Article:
Almost two-thirds of these interrupts did not have to be interrupts. They did not require immediate action. This is also pretty terrible because interrupts cost a lot. The accepted wisdom is that it takes between 10 and 20 minutes to get back in “the zone” (source) after being interrupted. For myself that is about 40 minutes lost on average per day just in dealing with context switching from one task to another. There is also a greater risk of mistakes being made trying regain focus on your task. It is harder to calculate this cost but it is assuredly there.
Finally, a bit over half of these interrupts were “communication interrupts”. These are hard to pin down but mostly they were a team member or a customer wanting to communicate something to me, “Hey, I fixed item A on Server 1, but item B and item C are still broken” or a request for information, “Hey, how do items Z and Y work on Server 2 and Server 3?”. These clearly have a interrupt cost but on the other hand, they also have a cost in not immediately jumping to the top of my to-do pile. If someone needs information from me it is likely because they are in a wait-cycle – they need to know something to continue their current task. It feels like it boils down to a “whose time is more valuable?” argument. Is it better for a Tier-2 team member to burn 45 minutes instead of 10 on a task because she had to dig up some information instead of asking a Tier-3 sysadmin? Or is better for the Tier-3 sysadmin to burn 20 minutes to save his Tier-2 team member 35? I do not really know if there is answer here but it is an interesting thread to pull on…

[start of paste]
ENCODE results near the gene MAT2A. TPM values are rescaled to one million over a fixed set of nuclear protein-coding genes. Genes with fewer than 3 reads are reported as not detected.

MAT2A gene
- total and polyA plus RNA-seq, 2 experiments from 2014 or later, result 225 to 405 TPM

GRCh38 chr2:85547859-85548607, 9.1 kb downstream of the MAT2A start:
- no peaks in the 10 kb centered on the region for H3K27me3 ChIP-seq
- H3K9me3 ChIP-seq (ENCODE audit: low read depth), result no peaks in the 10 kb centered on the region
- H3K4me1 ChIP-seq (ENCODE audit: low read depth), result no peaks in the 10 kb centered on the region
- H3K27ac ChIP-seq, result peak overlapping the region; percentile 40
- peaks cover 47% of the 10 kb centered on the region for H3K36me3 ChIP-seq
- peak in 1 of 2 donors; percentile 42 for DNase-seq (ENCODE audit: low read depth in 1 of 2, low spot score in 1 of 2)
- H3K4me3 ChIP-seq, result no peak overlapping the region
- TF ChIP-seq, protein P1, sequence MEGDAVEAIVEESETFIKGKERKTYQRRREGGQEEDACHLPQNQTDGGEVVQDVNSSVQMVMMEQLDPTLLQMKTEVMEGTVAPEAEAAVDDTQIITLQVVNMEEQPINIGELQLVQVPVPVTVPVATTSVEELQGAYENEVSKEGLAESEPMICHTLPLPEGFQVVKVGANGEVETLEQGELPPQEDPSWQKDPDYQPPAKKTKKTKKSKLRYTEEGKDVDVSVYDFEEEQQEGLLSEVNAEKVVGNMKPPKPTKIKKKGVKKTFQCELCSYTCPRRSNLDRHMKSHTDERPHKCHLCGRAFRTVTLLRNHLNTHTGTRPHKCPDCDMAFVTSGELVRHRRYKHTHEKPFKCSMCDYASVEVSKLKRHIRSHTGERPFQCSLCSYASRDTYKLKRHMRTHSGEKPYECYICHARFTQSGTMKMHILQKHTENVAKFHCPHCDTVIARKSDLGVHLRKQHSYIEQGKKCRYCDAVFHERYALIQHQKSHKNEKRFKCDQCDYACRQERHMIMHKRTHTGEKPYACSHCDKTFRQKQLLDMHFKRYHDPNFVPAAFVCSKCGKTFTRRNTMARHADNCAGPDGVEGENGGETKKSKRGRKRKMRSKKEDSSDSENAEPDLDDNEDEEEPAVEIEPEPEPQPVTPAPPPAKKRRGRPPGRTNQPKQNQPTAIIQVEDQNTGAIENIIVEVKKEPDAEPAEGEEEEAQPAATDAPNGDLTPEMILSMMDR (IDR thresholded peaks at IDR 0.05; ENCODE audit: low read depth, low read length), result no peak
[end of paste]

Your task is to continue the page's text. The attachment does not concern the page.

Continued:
The interrupts that served to communicate information to me seem a little more clear cut. None of them required immediate action and most of them were essentially status updates. Implementing a daily standup meeting or something similar would be a prefect format for these kinds of interactions.
Well. It was an interesting little experiment. I am not sure if I am smarter or better off for it but curiosity is an itch that sometimes just needs to be scratched.
Until next time, stay frosty.